Haley and Hamilton stepped into immortality. Ebsen later said his experience was the worst of his professional career. Sondergaard later said that she had no regrets leaving after the decision was made to try to make her “ugly” rather than glamorous. She was known for her beauty and wasn’t about to be ugly at this point in her career. You can see some disdain in her face in the “ugly” pics. The last image is an early idea for the “hag” version of the witch.
October 3, 1939: Judy and Mickey are tops! Also on this day, Judy appeared on NBC’s “The Pepsodent Show Starring Bob Hope.” Judy was a new regular on the weekly half-hour program. On this night she sang “Comes Love.” No recording of this show exists, but Judy sang the song again on December 16, 1939, on the “Arrowhead Springs Hotel Opening Broadcast.” That version is below.
Meanwhile, that “Oz Caravan” was still making its way around the Midwestern U.S. Here’s advance notice of its upcoming appearance in Des Moines, Iowa.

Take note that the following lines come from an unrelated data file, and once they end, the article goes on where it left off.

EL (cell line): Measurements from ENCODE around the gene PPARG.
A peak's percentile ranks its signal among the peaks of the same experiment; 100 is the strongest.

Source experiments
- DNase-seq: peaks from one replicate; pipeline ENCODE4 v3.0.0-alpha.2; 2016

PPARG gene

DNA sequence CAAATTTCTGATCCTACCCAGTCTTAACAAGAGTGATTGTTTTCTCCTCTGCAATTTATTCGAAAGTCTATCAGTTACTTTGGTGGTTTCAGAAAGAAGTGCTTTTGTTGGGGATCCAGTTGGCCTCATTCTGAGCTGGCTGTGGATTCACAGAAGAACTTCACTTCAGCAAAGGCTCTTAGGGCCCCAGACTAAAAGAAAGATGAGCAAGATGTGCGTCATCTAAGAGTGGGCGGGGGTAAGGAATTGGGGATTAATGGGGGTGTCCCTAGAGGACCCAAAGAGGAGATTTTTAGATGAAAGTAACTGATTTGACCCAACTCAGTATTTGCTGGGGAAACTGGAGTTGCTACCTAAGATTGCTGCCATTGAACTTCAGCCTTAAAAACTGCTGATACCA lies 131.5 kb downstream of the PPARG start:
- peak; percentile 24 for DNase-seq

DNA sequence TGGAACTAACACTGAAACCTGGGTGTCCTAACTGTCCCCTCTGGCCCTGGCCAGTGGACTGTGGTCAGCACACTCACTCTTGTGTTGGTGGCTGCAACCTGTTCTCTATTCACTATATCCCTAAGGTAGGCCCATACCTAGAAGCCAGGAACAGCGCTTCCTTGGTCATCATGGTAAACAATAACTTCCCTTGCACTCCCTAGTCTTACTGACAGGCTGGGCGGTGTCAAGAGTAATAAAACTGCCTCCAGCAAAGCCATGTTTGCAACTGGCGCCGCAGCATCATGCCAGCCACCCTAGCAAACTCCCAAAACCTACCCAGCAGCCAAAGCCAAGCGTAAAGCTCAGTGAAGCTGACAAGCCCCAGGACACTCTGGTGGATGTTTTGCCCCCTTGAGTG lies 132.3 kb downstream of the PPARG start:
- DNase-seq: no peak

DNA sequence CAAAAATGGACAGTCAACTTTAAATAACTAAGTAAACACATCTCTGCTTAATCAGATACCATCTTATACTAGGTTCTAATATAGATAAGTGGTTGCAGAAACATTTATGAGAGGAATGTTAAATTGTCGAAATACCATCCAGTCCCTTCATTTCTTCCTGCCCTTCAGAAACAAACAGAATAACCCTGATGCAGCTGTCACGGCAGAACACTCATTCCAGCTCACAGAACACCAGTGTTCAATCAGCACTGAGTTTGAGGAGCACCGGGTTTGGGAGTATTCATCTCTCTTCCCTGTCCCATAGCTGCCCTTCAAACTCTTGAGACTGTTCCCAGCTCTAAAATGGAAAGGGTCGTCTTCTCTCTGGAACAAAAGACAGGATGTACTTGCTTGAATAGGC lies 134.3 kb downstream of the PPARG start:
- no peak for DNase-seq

More details and images of all of Judy’s activities during that golden year of 1939 can be found on The Judy Room’s Garland Biography 1939 Page.
October 3, 1940: Judy Garland, sweater girl. Judy’s image was also used to sell slips for young women.
October 3, 1940: Here’s something fun. The Sheboygan, Wisconsin fans of Judy and Mickey sent them this big postcard with almost 3,000 names on it.
October 3, 1940: Strike Up The Band was making its way around the country and was another big hit for Judy, Mickey Rooney, and MGM’s new producer of musicals, Arthur Freed.